Dying Light: The Following Review

Dying Light: The Following Review

Dying Light: The Following Review

by February 16, 2016

The Following expansion for Dying Light breathes new life into the year-old parkour FPS zombie game by adding a dune buggy and a huge new map to explore.

Dying Light is the best selling Techland title in history, so it makes sense that the developer has decided to capitalize on the game’s popularity. Techland is doing this by releasing Dying Light: The Following as both an expansion to the main game, and as a complete Enhanced Edition package that features the original Dying Light and all its DLC. The result is one of the most massive and fully-featured open world experiences available on current-gen systems.

The Following takes players outside of the crowded city of Harran, to its rural countryside. Harran’s countryside is deceptively massive, and according to Techland, is actually twice the size of the map in the base game. Some open world titles have difficulty making such large worlds fun to explore, but there is no wasted space in Harran’s countryside. There’s a plethora of interesting spots to visit, characters to meet, quests to complete, and loot to discover, making Harran’s countryside much more than the empty wastelands that one would find in lesser open world titles.

Since The Following is set in the countryside located outside of Harran, there is understandably a lot more open space to deal with. These wide open spaces make it more difficult to avoid zombies on foot, but Techland has an answer to that problem. Dying Light: The Following adds a vehicle to the mix in the form of the dune buggy, which allows players to plow through the undead and zip from one side of the map to the other with relative ease.

The dune buggy also adds a new skill tree that can be leveled up in the game, with players earning points based on speed, killing enemies, hitting ramps, and completing challenges with the buggy. Like weapons in Dying Light, the dune buggy can be damaged, and must be repaired using parts scavenged from the environment. It can also be upgraded and customized, with each add-on significantly improving the functionality of the vehicle. The dune buggy is a blast to use for the most part, and smashing wooden fences while tearing through fields of the infected almost makes the game look like Forza Horizon 2 with zombies.

Besides the dune buggy, Dying Light: The Following has a new bounty system that has been added in an effort to increase replayability, along with a brand new Nightmare difficulty mode. Even with these new bells and whistles, however, most of the replayability in Dying Light: The Following will come from exploring the Harran countryside in co-op with friends, and conquering the game’s side quests.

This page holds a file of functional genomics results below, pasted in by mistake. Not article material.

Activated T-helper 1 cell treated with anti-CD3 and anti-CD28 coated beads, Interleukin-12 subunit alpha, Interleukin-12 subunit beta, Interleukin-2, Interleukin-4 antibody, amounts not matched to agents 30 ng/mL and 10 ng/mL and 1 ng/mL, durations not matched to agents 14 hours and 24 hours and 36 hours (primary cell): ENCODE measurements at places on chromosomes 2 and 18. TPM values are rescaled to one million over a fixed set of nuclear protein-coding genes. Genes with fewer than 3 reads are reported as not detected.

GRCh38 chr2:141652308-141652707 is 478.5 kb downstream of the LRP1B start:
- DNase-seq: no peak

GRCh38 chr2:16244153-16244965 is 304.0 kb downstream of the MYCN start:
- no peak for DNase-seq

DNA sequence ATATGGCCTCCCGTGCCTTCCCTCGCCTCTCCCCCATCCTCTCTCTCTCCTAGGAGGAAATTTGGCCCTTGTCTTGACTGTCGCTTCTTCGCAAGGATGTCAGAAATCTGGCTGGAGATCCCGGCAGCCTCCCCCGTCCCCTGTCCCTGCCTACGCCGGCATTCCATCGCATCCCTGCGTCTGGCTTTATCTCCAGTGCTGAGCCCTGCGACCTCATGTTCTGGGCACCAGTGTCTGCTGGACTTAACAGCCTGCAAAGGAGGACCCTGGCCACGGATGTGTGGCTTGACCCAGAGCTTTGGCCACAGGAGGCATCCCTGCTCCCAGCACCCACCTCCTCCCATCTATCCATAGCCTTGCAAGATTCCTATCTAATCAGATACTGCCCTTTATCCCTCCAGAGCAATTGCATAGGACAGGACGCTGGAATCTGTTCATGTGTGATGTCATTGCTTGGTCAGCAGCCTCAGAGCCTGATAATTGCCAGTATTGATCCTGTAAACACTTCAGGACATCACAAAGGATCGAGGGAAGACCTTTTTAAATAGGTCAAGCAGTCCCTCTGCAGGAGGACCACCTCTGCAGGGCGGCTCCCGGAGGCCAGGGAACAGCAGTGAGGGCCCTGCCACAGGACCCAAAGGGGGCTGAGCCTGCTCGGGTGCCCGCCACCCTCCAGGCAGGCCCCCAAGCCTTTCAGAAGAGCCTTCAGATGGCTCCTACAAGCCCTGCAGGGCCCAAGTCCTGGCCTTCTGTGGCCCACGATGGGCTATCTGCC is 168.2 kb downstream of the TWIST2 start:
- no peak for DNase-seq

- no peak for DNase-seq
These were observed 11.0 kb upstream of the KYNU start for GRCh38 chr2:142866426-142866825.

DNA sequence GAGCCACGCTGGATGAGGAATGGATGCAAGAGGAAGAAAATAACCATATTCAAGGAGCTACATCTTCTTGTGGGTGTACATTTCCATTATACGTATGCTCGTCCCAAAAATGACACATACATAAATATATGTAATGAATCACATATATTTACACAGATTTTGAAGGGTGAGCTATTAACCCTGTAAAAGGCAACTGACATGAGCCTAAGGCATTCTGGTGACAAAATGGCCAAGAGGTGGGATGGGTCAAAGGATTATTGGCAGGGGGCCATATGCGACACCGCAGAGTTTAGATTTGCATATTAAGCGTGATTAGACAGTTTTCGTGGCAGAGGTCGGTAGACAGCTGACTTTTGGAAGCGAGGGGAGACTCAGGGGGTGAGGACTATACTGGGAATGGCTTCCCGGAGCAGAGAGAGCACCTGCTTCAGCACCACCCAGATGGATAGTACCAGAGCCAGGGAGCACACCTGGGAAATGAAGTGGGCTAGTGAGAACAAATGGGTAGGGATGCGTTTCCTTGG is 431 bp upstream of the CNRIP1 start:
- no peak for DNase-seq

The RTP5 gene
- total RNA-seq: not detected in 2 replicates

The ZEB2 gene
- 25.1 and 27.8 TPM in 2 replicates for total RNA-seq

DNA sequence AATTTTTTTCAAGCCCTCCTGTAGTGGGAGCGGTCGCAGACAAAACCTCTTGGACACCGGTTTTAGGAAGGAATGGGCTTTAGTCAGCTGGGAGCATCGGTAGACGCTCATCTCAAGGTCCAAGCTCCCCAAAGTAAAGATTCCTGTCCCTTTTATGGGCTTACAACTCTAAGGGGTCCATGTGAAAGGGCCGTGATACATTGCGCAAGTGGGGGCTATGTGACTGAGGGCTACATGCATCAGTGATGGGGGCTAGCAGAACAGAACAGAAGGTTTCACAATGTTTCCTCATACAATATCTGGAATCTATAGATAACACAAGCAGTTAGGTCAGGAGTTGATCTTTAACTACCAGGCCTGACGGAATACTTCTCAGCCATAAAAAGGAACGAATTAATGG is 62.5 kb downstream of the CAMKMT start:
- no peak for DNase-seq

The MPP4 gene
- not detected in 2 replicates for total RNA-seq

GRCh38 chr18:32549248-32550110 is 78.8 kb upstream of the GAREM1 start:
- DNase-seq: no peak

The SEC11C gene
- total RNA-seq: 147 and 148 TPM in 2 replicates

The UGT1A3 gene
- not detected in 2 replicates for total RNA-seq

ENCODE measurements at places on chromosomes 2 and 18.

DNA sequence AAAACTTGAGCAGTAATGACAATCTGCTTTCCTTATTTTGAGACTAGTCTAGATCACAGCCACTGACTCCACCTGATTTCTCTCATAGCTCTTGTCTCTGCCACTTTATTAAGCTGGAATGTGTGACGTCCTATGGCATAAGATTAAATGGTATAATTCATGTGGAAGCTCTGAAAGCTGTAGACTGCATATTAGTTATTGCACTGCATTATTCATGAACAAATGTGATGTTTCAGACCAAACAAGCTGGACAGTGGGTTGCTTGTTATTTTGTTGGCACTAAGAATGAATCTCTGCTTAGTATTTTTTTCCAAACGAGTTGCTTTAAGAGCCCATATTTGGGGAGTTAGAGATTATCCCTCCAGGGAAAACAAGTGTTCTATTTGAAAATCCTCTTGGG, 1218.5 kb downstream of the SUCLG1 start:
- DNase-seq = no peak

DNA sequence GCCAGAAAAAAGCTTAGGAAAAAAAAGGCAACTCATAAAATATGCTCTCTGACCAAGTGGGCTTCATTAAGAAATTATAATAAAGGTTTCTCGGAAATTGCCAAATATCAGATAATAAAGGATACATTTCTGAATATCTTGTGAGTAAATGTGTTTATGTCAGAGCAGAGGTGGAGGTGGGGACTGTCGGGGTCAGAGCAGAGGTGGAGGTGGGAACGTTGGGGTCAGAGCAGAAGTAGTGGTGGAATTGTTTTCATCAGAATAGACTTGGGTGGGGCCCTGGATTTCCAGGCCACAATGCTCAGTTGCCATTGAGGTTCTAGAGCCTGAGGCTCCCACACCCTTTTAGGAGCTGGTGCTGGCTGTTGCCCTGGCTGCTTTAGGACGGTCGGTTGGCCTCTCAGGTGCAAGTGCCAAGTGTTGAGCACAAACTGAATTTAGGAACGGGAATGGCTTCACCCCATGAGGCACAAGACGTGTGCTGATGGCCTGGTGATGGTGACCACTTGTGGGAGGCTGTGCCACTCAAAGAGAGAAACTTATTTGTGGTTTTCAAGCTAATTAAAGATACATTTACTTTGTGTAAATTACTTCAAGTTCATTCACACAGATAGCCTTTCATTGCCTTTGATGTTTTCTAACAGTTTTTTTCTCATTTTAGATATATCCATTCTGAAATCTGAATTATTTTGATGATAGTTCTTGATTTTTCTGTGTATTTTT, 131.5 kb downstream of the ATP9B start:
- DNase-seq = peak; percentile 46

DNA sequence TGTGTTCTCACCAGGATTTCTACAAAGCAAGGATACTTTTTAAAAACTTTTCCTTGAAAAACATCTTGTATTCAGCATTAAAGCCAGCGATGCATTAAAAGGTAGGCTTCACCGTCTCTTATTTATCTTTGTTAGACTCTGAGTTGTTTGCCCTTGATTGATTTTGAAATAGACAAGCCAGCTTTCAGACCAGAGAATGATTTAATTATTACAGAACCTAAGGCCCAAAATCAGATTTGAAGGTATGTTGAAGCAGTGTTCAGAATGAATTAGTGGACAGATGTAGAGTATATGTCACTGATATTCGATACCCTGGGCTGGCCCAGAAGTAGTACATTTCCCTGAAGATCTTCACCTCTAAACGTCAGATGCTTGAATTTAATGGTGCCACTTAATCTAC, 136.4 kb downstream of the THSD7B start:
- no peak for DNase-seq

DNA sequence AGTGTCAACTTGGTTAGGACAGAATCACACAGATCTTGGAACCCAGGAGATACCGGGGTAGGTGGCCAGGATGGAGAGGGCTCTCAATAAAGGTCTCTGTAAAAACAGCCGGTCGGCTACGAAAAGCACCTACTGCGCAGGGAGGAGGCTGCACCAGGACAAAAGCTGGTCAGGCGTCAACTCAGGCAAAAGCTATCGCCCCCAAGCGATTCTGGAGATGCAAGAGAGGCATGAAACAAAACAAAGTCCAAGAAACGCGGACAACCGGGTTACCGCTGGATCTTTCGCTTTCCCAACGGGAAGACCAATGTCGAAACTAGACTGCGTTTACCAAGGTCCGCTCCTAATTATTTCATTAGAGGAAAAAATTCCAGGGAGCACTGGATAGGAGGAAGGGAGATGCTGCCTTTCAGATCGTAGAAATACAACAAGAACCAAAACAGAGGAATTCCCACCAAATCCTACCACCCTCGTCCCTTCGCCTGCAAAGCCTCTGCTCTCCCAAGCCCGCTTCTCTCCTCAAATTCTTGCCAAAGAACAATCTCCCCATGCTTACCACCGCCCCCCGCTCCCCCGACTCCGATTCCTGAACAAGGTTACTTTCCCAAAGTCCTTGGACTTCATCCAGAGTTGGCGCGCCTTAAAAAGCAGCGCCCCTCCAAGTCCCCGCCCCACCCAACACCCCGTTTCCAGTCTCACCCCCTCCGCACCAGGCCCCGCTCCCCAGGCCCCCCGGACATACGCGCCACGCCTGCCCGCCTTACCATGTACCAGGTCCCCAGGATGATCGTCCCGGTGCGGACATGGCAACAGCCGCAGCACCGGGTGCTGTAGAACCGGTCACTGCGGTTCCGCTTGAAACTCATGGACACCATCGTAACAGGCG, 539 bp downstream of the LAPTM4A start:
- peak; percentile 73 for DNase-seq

Speaking of side quests, The Following‘s side quests are populated with well-written characters and unique gameplay situations, making them a a highlight of the experience. In fact, some of the most compelling moments in the entire expansion are found in those side quests. Unfortunately, the game will occasionally force the player to complete side quests in order to unlock more story missions, which can make them feel more like a chore than an option.

The main story missions are also engaging – don’t misunderstand – but it seems like Techland decided to force players to play through the side quests in an effort to pad the main story’s length. Despite only taking a couple of hours to complete, the main story still tells a fairly intriguing tale that manages to be more interesting and original than what’s on display in the base game. Its story focuses on a mysterious cult that appears to be immune to the virus that turns people into zombies. Investigating the mysteries of this cult is an entertaining endeavor from start to finish, and is capped off with a shocking finale that is satisfying regardless of which ending players end up with. It’s just a shame that Techland forces players to grind through the side content to see it all play out.

The engrossing story, the dune buggy, and the well-designed Harran countryside make The Following worth the pricier Dying Light season pass. Those that enjoyed the Dying Light base game will love The Following, and those that have yet to play Dying Light at all should definitely consider picking up Dying Light: The Following – Enhanced Edition, which includes the base game, The Following expansion, and other DLC, including The Bozack Horde add-on.


Dying Light: The Following is now available for PC, PlayStation 4, and Xbox One. Game Rant was provided a PS4 code for this review.